Case Study: Small Business Owner Settles $22,000 IRS Debt for $500

Attorney Adam Brewer recently helped his client settle a $22,000 IRS tax debt for $500 through the Internal Revenue Service's Offer In Compromise program.  
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Obligatory Disclaimer: Every tax case is different. The following case study is presented because we are proud of the result and it serves as an example of what is possible through an Offer In Compromise. There are a lot of misconceptions about resolving tax debt. If you have tax debt contact us for a free evaluation of your tax case.


Our client had income tax liability from 2016 of $22,o00. The income tax liability resulted from a retirement account distribution without enough tax withheld.


Our client only has enough self-employment income to cover necessary living expenses.  In some instances, our client borrowed money from family members to cover monthly expenses.


Our client had few assets -- one vehicles, two bank accounts, personal effects, and work equipment.  The value of these assets was considered by the IRS, but did not factor into the settlement amount.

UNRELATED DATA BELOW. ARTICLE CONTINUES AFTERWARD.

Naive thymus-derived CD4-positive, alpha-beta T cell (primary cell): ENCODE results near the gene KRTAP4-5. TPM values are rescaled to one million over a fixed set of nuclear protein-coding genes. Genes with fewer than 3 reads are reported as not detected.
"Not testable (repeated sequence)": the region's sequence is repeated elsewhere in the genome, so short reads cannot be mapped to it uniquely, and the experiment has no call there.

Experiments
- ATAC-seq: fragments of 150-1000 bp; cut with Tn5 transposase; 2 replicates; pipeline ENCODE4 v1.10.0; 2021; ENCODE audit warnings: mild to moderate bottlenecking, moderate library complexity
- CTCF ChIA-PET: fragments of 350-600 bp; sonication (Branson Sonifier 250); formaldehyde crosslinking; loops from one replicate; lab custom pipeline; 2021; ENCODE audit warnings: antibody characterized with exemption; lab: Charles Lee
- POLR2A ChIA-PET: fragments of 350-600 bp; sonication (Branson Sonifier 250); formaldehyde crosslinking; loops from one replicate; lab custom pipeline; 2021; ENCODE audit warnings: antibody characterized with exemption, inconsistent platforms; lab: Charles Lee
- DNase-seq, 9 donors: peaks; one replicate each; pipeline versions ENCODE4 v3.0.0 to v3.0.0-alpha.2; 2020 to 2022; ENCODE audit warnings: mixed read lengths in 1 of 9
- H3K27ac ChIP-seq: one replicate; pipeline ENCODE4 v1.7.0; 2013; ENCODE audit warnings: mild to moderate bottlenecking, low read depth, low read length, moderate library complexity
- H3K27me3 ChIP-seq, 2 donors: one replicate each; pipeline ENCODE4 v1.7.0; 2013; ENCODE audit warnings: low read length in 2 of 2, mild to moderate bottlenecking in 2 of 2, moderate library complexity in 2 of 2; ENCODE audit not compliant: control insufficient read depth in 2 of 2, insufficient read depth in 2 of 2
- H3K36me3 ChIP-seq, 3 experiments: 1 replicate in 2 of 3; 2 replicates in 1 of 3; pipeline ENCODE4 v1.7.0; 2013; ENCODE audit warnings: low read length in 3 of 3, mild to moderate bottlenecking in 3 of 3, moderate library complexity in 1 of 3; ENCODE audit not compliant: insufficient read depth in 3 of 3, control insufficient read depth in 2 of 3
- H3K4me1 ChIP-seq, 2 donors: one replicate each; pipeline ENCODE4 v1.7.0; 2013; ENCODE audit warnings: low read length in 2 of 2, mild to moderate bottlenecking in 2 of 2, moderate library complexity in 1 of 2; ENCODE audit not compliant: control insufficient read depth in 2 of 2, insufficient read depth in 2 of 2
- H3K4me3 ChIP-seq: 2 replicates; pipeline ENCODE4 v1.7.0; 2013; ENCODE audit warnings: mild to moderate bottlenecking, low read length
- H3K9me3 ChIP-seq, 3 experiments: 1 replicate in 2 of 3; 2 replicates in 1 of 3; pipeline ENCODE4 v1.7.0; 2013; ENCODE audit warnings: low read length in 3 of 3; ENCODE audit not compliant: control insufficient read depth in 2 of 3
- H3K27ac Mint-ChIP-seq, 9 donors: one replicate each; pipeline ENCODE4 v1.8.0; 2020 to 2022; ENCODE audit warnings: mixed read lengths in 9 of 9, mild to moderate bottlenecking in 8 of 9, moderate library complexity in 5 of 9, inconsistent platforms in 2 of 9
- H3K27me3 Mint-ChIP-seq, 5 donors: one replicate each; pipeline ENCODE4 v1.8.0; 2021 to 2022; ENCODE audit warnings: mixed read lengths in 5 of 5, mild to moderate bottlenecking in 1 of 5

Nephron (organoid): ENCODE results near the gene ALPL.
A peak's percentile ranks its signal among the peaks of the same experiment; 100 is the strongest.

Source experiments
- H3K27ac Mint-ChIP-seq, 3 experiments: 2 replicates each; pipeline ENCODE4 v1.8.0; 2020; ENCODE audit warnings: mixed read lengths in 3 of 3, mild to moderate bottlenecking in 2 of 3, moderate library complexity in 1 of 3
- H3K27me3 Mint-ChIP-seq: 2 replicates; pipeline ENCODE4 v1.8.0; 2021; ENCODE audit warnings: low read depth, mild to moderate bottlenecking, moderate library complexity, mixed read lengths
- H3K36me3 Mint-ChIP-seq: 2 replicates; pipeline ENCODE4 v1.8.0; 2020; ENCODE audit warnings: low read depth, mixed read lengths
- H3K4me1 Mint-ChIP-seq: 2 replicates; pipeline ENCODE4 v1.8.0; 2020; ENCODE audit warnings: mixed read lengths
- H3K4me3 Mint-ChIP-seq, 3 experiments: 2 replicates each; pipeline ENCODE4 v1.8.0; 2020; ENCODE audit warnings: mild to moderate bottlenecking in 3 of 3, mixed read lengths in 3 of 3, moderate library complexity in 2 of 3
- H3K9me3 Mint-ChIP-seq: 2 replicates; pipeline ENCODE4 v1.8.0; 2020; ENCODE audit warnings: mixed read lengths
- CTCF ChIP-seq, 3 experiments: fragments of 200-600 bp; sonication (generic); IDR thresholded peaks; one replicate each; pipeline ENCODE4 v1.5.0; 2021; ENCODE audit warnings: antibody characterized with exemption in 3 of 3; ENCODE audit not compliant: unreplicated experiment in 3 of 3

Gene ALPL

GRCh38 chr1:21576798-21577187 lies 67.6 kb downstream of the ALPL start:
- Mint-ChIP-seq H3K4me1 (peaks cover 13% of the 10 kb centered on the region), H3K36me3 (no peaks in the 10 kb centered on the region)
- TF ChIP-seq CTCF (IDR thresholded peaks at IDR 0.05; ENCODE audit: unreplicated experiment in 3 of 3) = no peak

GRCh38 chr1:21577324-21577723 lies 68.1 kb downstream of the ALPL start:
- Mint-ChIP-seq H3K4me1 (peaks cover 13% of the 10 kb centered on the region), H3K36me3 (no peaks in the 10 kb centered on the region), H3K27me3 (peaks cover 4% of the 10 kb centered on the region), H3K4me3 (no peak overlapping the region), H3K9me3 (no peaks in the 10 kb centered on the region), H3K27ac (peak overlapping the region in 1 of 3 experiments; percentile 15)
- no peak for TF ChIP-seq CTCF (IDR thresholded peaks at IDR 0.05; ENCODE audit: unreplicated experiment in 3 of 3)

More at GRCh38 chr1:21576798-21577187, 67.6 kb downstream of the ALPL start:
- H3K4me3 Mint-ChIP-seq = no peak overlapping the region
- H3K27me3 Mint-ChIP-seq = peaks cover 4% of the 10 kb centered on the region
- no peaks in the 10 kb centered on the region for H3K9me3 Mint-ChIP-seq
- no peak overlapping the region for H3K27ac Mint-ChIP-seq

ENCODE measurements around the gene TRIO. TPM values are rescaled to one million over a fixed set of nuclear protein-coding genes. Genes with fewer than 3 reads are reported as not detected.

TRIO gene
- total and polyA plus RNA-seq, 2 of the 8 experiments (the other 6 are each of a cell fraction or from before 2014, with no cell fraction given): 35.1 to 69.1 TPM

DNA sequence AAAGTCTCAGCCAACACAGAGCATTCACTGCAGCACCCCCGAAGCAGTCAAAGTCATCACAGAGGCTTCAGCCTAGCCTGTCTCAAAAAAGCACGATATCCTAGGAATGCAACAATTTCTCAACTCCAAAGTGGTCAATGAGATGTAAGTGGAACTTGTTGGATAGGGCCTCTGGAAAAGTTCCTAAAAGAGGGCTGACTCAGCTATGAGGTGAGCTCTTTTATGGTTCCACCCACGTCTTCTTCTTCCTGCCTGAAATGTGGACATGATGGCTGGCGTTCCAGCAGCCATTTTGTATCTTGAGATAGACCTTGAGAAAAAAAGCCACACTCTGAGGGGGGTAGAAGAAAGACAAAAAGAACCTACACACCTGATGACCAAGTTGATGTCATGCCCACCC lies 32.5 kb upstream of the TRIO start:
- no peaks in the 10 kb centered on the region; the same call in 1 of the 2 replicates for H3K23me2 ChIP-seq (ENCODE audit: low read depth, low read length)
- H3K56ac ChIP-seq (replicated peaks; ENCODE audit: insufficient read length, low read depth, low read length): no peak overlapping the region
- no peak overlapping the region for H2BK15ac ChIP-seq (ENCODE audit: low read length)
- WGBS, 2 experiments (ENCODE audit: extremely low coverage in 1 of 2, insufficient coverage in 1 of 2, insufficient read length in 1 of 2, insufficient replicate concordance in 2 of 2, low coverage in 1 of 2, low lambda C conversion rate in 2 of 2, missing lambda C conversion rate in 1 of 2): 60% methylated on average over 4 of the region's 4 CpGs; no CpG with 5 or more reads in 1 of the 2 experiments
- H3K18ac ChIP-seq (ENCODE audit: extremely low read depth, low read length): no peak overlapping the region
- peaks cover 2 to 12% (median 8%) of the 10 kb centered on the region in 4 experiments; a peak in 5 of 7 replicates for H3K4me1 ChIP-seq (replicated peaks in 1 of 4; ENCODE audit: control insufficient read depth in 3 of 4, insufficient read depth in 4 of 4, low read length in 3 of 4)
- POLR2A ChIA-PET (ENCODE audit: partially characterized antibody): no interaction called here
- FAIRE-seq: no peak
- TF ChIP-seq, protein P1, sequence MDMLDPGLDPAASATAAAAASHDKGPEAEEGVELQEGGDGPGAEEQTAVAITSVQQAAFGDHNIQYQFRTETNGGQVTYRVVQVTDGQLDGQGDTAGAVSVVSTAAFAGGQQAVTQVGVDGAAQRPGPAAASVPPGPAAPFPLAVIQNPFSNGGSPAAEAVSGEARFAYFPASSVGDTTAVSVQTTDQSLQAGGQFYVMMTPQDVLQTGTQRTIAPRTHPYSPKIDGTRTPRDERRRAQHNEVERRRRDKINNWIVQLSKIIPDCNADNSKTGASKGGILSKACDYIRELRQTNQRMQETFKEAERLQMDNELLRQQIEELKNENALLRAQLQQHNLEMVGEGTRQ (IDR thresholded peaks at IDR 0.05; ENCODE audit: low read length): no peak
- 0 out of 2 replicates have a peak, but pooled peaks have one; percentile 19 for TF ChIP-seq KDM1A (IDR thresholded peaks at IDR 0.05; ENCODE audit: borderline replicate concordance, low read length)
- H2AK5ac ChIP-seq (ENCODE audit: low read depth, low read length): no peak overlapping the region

Complicating Factors

The primary complicating factor was that our client was self-employed.  This is a challenge when providing evidence of monthly income for Offer In Compromise purposes as well as maintaining current tax deposit compliance through estimated tax payments.
A second complicating factor was the retirement account distribution that caused the tax liability.  It was necessary to explain to the IRS where the retirement funds had been spent as well as to explain why none of the money was left to pay the tax debt.


After submitting the Offer to the IRS’s Brookhaven Campus our clients’ case was assigned to an Offer Examiner in Brookhaven, New York. The offer examiner requested an updated profit and loss statement, an explanation on where the retirement account proceeds where spent, and bank statements.
After a review of the provided documents, the IRS agreed to accept $500 in exchange for discharging $22,000 in tax debt. The end result was a savings of $21,500 (97.7 percent discount).